Over the next days and months you are likely to hear a lot about the ‘Log4J’ vulnerability (CVE-2021-45046).
The problem is a vulnerability in a software product called Apache, which is hidden away inside many other programs and online services. Criminals are using this vulnerability now, and are likely to ramp up their ability to run mass exploitation campaigns over the next few weeks.
What could a criminal do if they find a Log4 hole in your network?
Unfortunately, quite a lot. The vulnerability allows them to upload their attack software of choice to your network. This would permit them to install ransomware, but also do things like delete backups, copy all your data or watch transactions as they unfold.
So what can be done about it?
Each software and service provider will need to work out their exposure to the problem and release a patch. Each of these will need to be applied to all devices with access to your client data as soon as they are available. It is important to note that any unpatched software will potentially leave an opening to the whole network, not just the data accessed by that program.
This included laptops at home with staff over the holidays.
Firms will need to:
- Contact your IT provider and ask for specific advice about the vulnerability of your network.
- Keep an eye out for advice from your software suppliers advising of critical updates.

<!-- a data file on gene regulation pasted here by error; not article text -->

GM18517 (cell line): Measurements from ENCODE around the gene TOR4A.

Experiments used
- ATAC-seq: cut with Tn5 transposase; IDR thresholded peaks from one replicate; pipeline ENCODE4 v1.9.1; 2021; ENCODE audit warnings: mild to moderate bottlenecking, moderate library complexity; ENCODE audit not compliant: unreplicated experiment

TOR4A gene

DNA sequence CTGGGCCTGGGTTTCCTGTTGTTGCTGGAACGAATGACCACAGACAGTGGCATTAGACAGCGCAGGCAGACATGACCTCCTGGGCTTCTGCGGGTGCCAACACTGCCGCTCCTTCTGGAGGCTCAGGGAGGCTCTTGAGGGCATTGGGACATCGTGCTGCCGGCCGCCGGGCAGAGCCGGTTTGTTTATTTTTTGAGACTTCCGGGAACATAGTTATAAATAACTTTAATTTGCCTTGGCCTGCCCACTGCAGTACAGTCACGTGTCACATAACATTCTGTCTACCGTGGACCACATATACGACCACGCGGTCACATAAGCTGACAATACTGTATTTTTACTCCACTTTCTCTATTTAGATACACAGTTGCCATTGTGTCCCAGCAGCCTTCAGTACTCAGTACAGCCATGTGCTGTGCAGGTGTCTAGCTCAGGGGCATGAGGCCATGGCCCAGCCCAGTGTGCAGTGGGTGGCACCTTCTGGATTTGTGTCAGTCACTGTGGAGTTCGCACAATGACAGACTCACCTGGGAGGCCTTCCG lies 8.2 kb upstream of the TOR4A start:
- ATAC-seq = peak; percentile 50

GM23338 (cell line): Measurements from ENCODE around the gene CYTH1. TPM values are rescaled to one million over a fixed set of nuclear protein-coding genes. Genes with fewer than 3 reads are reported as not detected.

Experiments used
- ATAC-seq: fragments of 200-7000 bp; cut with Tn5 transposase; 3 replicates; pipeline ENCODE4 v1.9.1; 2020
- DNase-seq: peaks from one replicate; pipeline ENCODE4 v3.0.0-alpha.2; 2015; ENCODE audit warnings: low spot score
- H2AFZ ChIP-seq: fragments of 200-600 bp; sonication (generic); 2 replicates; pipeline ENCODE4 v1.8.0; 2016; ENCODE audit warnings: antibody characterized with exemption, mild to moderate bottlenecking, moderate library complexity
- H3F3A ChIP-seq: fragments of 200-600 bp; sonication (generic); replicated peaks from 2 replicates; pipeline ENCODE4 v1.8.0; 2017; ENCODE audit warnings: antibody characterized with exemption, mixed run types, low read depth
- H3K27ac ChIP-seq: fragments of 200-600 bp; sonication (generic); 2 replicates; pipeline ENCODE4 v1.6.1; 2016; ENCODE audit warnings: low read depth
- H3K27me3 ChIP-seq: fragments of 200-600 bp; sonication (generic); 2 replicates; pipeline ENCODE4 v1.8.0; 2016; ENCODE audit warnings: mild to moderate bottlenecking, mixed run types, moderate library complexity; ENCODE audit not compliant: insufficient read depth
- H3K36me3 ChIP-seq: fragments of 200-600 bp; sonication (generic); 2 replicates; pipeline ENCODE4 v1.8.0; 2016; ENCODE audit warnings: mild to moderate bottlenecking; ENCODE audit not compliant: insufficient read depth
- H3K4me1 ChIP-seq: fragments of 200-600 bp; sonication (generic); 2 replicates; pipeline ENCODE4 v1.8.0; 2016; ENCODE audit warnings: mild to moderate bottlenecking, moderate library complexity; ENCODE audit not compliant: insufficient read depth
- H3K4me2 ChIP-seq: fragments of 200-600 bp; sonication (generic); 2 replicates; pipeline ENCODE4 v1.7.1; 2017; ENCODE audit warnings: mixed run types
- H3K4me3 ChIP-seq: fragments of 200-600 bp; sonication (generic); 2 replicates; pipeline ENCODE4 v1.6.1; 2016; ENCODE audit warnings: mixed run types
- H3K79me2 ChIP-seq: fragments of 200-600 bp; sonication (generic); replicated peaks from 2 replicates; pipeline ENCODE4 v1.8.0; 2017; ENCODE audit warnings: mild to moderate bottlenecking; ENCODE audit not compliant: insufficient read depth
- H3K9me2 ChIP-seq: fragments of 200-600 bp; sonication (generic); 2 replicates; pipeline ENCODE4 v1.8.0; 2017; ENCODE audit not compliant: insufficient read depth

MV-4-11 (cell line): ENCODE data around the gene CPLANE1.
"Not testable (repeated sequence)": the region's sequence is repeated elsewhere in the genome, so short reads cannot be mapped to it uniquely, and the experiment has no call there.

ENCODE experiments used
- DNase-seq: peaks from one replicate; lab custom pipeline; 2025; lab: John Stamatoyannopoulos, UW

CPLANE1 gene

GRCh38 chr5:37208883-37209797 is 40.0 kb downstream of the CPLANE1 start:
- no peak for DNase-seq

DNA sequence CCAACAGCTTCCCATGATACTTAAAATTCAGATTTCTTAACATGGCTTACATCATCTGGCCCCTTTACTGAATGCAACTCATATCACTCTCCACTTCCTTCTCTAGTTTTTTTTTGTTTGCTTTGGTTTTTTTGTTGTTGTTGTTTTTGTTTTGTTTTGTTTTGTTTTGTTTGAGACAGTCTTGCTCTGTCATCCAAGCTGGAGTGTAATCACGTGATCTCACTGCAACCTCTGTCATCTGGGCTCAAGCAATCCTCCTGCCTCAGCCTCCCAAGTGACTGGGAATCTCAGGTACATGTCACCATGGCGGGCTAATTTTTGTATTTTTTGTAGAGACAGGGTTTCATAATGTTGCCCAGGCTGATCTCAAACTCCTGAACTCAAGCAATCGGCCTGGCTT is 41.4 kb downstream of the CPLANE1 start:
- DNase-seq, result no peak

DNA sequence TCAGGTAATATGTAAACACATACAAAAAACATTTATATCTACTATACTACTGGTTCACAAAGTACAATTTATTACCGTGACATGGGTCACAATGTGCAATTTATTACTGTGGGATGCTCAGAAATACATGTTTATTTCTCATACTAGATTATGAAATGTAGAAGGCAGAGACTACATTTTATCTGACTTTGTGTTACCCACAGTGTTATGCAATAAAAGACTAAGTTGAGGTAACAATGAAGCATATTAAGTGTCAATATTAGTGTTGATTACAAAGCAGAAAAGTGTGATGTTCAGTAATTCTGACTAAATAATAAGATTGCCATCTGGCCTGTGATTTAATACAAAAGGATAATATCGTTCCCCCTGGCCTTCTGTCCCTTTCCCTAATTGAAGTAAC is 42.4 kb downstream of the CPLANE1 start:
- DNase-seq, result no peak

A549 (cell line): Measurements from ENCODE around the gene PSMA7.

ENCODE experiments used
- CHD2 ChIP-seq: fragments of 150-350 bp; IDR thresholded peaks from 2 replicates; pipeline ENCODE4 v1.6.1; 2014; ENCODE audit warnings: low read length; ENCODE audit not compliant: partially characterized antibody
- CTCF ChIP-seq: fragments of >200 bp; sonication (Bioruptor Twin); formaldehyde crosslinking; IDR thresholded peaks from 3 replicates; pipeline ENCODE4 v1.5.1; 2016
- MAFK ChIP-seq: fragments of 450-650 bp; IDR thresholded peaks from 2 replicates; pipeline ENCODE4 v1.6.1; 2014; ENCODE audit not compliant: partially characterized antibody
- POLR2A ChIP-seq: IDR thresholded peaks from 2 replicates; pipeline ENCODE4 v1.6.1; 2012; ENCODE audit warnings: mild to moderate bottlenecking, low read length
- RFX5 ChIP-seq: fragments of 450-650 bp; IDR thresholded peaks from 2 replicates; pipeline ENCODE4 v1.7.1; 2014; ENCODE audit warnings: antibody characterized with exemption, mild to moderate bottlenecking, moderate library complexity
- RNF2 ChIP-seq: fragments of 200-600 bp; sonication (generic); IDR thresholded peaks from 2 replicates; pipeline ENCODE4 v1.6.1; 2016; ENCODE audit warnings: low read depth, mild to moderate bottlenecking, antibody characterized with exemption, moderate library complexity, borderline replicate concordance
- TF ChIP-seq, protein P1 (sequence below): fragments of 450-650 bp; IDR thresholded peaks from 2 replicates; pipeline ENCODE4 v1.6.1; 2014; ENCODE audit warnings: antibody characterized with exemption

- Work out a remediation program, and how you will ensure devices which are away from your premises will be updated. Depending on your network, this might need to be done manually at set times or might be more automatic. Staff will need to know they are NOT to use devices until your scheduled updates have run.
- External IT providers are likely to be very busy, so firm owners should keep an overview of what needs to be done. If you don’t have a relationship with a regular IT provider, it is time to find one.
- Multiple updates may be required and advice may change as the situation unfolds. Tools to scan your entire system for vulnerability are being developed. Ask your IT provider to let you know if that becomes available.
- As a general rule, the less software that is on a device the less vulnerable it will be. Consider uninstalling unused programs.
- Be especially vigilant about funds transfers for the next few months. Remember that an email might be forged, even if it comes from inside your firm.
- Ensure you have a recovery and remediation plan in place:
- Do you have comprehensive backups? (At least one copy should be taken completely offline periodically. Make sure such copies are not left lying about or in vehicles, though. Backups should be encrypted and locked in a filing cabinet.)
- Do you have a few computers available as spares to communicate with the outside world if your network is taken down? Are these tested and software updated? Do you have all the passwords you need to access cloud services? How will you communicate with clients if your databases crash?
Check that you are covered by the QLS CyberEssentials insurance program. Check the eligibility requirements.